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Compensation proves elusive

Oeurng Thy (foreground) recovers in hospital in 2009 after being shot in the back by police while handcuffed
Oeurng Thy (foreground) recovers in hospital in 2009 after being shot in the back by police while handcuffed. PHOTO SUPPLIED

Compensation proves elusive

More than five years ago, Nam Sim’s son, Oeurng Thy, was shot in the back by a member of the military police after being handcuffed over a minor scuffle. Now, three years to the day after the Appeal Court ruled that the officer owed her son some $5,000 in damages, the family has yet to see a single riel in compensation.

According to Sim, Thy went to work as a trader in Poipet in 2009. That July, as he and seven other workers were transporting goods back from the border, a group of people on motorbikes began pelting their truck with stones. The two groups fought until police intervened, arresting Thy and his companions.

“The military policeman Cheth Somnang arrested my son and his co-workers and handcuffed them,” Sim said. “They argued, and suddenly Chheth Somnang kicked my son [to the ground] and took out a gun and shot my son in the upper back.”

The bullet exited the right side of his chest.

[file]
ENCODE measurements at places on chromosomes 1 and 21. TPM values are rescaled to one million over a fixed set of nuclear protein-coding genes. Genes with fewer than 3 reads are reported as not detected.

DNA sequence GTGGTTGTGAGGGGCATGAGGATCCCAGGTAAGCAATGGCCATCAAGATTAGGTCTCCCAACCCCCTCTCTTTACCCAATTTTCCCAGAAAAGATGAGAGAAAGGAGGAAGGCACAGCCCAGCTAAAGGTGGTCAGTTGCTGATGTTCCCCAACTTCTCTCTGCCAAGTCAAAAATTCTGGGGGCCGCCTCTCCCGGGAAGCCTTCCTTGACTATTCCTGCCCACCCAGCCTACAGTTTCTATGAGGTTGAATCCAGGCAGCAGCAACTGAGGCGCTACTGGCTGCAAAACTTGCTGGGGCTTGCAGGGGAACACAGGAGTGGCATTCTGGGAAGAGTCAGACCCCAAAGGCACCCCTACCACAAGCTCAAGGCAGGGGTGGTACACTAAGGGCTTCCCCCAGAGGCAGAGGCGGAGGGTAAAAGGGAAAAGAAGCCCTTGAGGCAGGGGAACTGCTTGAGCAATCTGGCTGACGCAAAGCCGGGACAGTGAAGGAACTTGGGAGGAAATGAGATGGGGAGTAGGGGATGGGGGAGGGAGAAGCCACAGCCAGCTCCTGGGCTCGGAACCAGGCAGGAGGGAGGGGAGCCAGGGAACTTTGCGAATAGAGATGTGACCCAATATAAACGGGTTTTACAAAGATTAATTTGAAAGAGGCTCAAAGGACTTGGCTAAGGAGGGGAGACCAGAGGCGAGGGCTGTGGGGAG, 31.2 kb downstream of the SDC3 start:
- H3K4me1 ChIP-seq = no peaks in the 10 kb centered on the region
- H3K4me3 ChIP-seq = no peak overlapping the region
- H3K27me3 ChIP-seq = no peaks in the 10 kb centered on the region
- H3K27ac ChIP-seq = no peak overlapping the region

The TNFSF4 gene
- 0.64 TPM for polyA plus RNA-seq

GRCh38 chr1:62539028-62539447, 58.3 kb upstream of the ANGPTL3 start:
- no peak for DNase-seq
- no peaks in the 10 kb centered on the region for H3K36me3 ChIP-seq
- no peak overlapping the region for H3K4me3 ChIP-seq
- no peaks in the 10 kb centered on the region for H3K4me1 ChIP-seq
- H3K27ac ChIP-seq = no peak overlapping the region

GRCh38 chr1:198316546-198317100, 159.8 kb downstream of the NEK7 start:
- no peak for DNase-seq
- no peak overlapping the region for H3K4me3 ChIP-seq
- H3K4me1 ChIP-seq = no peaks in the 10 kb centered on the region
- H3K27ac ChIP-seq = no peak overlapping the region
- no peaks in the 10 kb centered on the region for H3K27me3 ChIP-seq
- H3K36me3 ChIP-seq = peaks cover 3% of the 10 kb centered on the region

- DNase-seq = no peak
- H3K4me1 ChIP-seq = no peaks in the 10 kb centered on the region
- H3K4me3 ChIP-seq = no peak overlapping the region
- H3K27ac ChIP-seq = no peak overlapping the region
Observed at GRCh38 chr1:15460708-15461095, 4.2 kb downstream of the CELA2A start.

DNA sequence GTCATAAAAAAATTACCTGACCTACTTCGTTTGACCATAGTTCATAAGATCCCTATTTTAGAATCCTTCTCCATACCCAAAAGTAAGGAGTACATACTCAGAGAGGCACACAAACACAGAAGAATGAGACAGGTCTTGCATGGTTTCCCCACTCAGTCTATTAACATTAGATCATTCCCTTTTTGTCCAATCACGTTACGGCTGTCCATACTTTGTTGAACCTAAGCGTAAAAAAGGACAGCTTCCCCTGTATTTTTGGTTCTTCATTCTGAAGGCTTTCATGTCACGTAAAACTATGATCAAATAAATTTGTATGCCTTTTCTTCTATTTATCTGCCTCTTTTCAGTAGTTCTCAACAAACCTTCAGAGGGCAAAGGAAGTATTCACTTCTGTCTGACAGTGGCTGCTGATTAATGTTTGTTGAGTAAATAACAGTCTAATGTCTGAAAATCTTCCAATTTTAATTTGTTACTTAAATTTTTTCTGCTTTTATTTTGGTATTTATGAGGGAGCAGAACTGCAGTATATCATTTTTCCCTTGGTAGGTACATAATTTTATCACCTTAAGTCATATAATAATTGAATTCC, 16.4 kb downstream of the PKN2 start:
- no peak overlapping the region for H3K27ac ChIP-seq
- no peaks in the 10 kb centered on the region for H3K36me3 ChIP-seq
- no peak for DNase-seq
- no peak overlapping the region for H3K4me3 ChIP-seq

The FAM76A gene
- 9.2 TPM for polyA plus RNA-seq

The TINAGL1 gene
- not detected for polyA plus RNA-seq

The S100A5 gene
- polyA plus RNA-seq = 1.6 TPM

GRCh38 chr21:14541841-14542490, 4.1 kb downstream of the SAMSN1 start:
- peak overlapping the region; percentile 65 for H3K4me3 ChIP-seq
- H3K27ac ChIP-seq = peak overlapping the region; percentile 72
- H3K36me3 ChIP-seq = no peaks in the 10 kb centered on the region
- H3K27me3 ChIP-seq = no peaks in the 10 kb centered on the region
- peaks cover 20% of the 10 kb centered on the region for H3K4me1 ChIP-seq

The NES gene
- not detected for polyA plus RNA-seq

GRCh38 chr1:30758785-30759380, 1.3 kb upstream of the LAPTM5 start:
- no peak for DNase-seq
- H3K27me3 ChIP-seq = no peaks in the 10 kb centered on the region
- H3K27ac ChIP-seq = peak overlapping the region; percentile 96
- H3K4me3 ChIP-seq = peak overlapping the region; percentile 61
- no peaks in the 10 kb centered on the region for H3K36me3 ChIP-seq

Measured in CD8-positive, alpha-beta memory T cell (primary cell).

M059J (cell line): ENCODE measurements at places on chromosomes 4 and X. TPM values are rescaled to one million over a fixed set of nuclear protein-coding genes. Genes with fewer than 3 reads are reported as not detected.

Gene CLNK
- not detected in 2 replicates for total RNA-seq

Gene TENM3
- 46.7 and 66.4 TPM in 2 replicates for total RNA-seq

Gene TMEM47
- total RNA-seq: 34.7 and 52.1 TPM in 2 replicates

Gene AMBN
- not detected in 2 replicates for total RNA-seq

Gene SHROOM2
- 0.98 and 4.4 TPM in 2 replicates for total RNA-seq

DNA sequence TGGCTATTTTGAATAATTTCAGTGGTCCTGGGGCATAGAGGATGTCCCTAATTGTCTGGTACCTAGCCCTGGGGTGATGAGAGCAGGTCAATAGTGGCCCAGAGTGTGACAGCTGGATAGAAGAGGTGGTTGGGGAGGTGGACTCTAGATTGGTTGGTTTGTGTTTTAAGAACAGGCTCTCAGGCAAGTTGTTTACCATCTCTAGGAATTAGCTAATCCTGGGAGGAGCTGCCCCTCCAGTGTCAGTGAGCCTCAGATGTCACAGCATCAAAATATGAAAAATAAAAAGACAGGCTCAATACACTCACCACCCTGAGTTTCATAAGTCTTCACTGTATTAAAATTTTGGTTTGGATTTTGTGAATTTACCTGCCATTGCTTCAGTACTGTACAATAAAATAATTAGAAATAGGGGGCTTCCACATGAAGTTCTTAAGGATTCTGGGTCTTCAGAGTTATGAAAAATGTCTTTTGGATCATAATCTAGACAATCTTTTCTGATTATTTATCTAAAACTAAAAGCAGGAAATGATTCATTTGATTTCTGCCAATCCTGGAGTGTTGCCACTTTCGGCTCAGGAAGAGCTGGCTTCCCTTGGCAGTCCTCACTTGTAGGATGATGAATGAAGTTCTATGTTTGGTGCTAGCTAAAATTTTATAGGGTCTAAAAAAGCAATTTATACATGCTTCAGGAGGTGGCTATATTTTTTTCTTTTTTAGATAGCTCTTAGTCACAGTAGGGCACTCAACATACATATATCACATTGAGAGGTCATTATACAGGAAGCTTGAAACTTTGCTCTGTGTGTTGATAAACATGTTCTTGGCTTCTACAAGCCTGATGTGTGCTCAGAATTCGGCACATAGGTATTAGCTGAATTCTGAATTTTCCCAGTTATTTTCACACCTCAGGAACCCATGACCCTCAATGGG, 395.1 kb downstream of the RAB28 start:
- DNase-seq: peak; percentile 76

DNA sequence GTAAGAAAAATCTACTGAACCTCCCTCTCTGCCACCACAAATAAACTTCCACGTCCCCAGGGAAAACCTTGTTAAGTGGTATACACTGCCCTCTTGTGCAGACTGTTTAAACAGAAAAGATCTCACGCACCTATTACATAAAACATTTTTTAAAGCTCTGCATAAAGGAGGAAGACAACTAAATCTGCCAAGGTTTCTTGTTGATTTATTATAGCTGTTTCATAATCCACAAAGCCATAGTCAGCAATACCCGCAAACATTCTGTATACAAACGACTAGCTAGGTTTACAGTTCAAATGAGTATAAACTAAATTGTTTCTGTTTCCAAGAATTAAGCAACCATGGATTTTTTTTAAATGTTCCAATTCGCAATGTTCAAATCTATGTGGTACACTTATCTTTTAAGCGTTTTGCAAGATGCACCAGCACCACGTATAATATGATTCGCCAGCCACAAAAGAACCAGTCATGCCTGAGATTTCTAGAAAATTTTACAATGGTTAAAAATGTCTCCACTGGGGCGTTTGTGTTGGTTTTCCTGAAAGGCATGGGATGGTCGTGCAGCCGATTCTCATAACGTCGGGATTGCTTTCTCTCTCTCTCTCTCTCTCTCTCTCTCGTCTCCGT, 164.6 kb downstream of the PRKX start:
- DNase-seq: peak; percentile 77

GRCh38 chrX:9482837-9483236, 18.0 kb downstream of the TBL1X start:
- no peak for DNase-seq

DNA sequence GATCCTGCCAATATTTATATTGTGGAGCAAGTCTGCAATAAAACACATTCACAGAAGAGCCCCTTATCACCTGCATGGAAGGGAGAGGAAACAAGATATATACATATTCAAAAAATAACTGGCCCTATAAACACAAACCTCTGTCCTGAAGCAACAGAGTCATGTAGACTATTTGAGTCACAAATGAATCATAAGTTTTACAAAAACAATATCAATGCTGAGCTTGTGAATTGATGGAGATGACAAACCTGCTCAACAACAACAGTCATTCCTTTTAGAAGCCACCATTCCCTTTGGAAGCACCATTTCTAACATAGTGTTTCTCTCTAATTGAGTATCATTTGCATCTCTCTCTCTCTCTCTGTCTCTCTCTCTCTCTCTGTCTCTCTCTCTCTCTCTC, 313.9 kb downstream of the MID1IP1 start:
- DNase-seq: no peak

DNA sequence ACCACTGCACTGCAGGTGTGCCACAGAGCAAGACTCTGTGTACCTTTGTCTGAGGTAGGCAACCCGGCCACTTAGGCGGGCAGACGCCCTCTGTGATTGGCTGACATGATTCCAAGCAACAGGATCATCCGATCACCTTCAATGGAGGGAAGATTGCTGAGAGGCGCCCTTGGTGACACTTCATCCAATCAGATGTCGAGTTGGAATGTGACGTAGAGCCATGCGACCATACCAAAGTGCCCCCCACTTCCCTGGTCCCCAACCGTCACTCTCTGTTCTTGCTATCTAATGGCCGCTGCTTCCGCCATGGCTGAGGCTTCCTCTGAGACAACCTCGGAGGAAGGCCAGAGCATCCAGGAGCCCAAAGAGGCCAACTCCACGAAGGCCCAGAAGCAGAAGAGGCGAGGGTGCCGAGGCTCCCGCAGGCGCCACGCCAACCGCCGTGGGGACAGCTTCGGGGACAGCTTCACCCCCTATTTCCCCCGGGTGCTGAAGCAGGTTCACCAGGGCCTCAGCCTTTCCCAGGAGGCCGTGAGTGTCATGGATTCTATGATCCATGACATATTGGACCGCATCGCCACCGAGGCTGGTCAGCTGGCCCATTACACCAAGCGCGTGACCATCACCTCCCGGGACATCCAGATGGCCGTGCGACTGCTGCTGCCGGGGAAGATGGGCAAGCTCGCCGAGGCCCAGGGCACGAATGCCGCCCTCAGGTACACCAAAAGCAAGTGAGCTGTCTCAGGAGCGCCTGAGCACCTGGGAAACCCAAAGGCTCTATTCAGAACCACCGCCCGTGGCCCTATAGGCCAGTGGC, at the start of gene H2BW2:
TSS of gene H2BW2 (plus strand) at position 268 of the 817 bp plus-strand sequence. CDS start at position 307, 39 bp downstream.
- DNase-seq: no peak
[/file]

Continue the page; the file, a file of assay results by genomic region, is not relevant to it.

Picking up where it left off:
Records drafted by the Banteay Meanchey provincial health department at the time said “Thy’s condition is bad, since the bullet ran through his right lung; he has lost a lot of blood, is tired and has chest pain, difficulty breathing and low blood pressure”. Sim said his treatment cost $15,000, and forced the family to put its land in hock.

In 2010, the Banteay Meanchey Provincial Court found Somnang, the officer, guilty in the shooting. A subsequent 2011 decision from the Appeal Court ordered him to pay Thy 20 million riel (about $5,000), court records show.

But the money never came. Sim appealed to the minister of justice, Ang Vong Vathana, who in April 2013 told the Banteay Meanchey court to implement the Appeal Court’s decision, all to no result.

“Until now, I have not received any compensation, and the court told me to find Somnang by myself,” Sim said.

Huon Chundy, a program manager for the Community Legal Education Center, said yesterday that victims sometimes have to seek payment from defendants themselves.

“I can’t say [whether] there are a lot [of such cases] or not, but there are some cases like that, where the victor loses the right to ask for the compensation because of the statute of limitations,” he said, noting that the system places a burden on ordinary citizens.

“Many people do not understand the law,” he said. “It’s a complicated procedure.”

What’s more, he said, under the civil and criminal codes, a “legal entity”, in this case the provincial military police, should be held liable for paying compensation when an infraction is committed by its members during working hours.

Banteay Meanchey court clerk Sun Rattana said yesterday that Sim should file her documents so he could check them. Somnang could not be reached for comment, but his commander, Or Borin, said he is still working as an officer.

“Let the court take legal action against him,” he said.



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